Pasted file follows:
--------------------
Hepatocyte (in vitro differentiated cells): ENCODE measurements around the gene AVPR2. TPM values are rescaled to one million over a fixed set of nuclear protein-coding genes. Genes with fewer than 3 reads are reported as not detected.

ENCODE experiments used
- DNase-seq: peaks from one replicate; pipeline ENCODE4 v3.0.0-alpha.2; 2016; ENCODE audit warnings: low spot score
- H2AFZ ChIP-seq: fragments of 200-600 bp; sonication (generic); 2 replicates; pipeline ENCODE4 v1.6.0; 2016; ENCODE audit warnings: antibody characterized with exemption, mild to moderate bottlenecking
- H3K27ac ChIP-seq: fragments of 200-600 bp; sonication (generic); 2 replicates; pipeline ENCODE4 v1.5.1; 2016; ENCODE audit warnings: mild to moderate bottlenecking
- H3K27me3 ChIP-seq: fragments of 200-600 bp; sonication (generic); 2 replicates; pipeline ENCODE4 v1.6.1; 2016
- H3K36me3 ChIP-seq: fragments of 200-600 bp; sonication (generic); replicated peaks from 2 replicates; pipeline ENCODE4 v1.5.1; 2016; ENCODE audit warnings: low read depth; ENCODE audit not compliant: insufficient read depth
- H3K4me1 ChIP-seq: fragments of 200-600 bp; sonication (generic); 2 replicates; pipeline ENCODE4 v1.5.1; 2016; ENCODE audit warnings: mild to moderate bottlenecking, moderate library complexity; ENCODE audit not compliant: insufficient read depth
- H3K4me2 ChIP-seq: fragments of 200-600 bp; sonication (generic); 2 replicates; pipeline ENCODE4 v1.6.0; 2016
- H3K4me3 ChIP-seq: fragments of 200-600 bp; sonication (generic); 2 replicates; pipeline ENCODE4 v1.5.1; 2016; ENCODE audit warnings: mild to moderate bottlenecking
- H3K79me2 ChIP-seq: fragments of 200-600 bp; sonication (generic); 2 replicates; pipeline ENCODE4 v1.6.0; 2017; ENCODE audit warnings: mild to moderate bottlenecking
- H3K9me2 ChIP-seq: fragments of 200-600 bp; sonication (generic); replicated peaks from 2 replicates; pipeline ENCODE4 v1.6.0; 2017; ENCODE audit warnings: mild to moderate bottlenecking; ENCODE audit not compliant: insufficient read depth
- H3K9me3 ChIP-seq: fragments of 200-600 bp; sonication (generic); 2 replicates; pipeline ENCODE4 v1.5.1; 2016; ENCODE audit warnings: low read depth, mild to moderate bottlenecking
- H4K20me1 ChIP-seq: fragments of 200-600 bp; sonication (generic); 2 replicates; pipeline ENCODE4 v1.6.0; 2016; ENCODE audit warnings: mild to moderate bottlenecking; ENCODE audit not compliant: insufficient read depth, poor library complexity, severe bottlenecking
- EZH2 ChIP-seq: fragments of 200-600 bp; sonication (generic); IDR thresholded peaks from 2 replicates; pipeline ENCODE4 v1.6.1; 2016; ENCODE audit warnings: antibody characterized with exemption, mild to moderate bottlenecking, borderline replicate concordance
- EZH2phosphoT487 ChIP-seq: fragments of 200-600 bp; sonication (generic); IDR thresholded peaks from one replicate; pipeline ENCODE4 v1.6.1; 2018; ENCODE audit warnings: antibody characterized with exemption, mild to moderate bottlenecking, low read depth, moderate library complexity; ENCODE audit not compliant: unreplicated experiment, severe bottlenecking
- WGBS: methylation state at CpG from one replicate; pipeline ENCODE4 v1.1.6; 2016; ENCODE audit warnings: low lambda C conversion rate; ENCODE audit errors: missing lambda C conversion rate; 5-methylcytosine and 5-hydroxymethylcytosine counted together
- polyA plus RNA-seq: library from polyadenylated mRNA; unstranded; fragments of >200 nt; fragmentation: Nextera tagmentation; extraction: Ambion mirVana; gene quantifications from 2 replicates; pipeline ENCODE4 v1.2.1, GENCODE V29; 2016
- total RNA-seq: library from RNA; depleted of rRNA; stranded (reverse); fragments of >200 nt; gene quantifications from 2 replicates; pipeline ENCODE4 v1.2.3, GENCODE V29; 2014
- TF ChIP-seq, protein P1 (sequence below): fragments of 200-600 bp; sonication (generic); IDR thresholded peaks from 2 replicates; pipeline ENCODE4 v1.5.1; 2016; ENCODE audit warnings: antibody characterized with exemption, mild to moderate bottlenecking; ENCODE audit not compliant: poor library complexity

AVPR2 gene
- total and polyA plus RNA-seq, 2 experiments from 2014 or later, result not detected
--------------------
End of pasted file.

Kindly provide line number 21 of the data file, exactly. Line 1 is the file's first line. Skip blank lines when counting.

AVPR2 gene